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Home / Apple / Apple's future iPhone can add a flight time – here's what it can do

Apple's future iPhone can add a flight time – here's what it can do



We're still a few months away from Apple announcing iPhones from 2019, but rumors have already started for next year's models, with the increasingly reliable Apple analyst Ming-Chi Kuo claiming in his latest report that two of the 2020 iPhones will have a rear Time-of-flight (ToF) 3D depth sensor for enhanced real-time features and portrait images, via MacRumors .

It's also not the first thing we've heard about Apple considering a ToF camera for its 2020 phones. Bloomberg reported a similar rumor back in January, and reports of a 3D camera system for the iPhone have been around since 201

7. Other companies have stopped Apple here, with several phones on the market already having ToF cameras. But given the prevalence of Apple's hardware and the impact it tends to have on the industry, it's worth looking at what this camera technology is and how it works.

What is a ToF sensor and how does it work?

Time-of-flight is a startling term for a type of technology that measures the time it takes for something (be it laser, light, liquid or gas particle) to travel a certain distance.

For camera sensors, an infrared laser array is specifically used to emit a laser pulse, which bounces the objects in front of it and reflects back to the sensor. By calculating how long it takes the laser to travel to the object and back, you can calculate how far it is from the sensor (since the speed of light in a given medium is a constant). And by knowing how far all the different objects in a room are, you can calculate a detailed 3D map of the room and all the objects in it.

The technology is usually used in cameras for things like drones and self-driving cars (to prevent them from crashing into things), but recently we have begun to see them appear in phones as well.

How is it different from Face ID?

Face ID (and other similar systems) uses an IR projector to pulse a grid of thousands of dots, which the phone then takes a 2D image and uses it to calculate the depth map.

Time-of-flight sensors work differently: using time-of-flight data to calculate how long it takes the lasers to reach the object, it gets real-time 3D depth data instead of a 2D map that is designed for three dimensions.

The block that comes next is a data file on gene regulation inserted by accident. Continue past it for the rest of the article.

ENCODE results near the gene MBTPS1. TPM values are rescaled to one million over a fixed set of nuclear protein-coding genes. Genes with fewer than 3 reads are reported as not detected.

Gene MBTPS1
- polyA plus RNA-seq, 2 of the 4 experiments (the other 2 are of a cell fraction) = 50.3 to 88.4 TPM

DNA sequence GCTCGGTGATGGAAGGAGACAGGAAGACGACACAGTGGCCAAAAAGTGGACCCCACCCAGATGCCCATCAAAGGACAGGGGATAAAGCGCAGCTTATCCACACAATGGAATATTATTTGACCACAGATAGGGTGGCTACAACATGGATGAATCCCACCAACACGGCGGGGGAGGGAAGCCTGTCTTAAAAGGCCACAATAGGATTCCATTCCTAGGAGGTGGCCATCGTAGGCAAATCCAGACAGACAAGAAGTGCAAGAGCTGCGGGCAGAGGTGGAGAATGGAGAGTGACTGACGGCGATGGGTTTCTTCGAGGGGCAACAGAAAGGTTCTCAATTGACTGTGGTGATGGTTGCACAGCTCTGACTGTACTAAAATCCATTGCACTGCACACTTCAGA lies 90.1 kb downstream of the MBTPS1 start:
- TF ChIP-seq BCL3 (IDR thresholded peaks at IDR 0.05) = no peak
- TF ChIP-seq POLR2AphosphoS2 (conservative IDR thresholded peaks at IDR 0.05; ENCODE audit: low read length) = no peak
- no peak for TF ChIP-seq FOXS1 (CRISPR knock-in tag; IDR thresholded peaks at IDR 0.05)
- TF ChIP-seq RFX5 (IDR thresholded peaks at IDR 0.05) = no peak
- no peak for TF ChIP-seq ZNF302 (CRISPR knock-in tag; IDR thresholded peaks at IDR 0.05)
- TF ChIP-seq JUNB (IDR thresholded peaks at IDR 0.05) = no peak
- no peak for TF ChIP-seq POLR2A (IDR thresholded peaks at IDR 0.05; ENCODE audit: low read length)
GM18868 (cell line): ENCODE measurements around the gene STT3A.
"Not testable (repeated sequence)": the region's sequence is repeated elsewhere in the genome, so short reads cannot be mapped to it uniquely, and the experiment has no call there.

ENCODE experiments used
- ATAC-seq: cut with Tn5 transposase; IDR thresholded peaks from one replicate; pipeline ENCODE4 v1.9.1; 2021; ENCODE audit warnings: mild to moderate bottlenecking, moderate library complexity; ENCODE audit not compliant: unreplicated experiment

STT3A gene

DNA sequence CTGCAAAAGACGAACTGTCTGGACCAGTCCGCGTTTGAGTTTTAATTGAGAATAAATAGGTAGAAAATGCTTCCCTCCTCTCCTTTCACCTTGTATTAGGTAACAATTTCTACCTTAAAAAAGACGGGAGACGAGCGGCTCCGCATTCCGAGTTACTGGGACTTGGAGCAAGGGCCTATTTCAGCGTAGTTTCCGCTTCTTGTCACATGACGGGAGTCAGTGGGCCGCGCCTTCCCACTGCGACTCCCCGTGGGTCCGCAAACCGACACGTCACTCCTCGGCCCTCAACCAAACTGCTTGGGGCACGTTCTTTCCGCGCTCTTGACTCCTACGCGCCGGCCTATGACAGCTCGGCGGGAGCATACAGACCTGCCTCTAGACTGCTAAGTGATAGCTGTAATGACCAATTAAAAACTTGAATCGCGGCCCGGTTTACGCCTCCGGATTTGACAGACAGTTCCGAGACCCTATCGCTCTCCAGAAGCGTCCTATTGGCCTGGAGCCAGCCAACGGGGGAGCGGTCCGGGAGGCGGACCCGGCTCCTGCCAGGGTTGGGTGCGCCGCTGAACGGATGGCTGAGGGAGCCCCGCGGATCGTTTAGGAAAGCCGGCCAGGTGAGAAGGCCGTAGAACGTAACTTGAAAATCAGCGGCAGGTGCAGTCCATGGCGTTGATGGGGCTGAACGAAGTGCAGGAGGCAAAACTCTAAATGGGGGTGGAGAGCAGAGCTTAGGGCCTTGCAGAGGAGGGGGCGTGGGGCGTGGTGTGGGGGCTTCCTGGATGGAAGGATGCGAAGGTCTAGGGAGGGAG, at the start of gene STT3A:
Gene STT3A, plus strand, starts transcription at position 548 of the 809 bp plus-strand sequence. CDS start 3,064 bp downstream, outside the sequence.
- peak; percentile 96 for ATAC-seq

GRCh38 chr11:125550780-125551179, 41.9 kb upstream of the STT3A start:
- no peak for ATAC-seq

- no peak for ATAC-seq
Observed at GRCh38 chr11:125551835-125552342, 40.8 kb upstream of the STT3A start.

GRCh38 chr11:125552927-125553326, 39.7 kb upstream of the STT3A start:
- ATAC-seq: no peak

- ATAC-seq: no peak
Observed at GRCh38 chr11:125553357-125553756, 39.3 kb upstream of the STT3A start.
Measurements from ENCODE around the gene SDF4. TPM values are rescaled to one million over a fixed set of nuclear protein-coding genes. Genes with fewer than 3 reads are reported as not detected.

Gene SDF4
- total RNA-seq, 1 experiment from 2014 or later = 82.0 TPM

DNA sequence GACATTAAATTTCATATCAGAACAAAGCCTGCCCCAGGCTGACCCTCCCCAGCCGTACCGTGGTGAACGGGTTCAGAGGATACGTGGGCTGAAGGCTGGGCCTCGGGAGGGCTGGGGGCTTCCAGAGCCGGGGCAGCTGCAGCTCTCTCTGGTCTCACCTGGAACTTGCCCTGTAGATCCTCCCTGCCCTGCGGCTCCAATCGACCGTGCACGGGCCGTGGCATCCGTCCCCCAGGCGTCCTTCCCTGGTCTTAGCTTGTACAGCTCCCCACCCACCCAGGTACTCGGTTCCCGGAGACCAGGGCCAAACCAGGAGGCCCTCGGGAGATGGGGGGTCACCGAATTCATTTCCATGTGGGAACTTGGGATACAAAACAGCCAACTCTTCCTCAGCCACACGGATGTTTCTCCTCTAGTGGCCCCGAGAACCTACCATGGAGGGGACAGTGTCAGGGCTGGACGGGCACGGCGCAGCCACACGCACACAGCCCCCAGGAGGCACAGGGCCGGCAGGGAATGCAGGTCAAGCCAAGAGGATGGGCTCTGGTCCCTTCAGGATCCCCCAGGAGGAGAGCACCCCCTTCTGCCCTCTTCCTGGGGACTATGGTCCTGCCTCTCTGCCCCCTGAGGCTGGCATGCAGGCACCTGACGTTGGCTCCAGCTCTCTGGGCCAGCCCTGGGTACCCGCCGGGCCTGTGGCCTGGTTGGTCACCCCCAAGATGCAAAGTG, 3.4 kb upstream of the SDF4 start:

It brings several benefits: because of its laser-based system, it works for a longer range than Apple's online Face ID system, which only works about 10 to 20 inches away from the phone. (If the subject is too far away, the points of the grid are too spaced to provide a useful resolution.) In theory, it also provides more accurate data than IR grid systems. A good example is the LG G8, which uses a ToF sensor for motion sensing movements. The ToF system allows for things like tracking and separating each finger in 3D in real time to enable these movements.

Why does Apple want it?

Rumors from both Kuo and Bloomberg state that Apple is looking to add the ToF sensor to the rear camera on iPhones by 2020, not to replace the existing IR system used for Face ID (like the new The iPhones reportedly still will).

Apple's focus is said to enable new augmented reality experiences: a ToF sensor can enable room tracking on a mobile scale, allowing a future iPhone to scan the room, create accurate 3D rendering and use it for far more immersive and more accurate augmented reality implementations than current models allow.

As an added bonus, a ToF sensor will also allow for better depth maps for portrait mode images (as Huawei already does with the P30 Pro) by taking full 3D maps to better distinguish the subject from the background, as well as better portrait mode style videos.

Who else is using it?

Several telephone companies already have ToF scanners on their devices. As mentioned earlier, LG uses one in the front camera of the G8 to allow for motion movements and better portrait images. (It also uses the same IR laser system for its vein mapping for the phone's unique "palm recognition" feature.)

Huawei's P30 Pro also has one as part of the rear camera array, which is used for depth maps for portrait effects. That said, at the time of launch, Huawei also claimed to have some AR ambitions for the sensor, noting that the P30 Pro can measure the height, depth, volume and area of ​​objects in the real world with more than 98.5 percent accuracy.

Sony – which provides image sensors for a wide range of smartphones, including the iPhone – announced earlier this year that they planned to increase the production of 3D laser-based ToF chips this summer, which would be the perfect time for inclusion in an iPhone from 2020.


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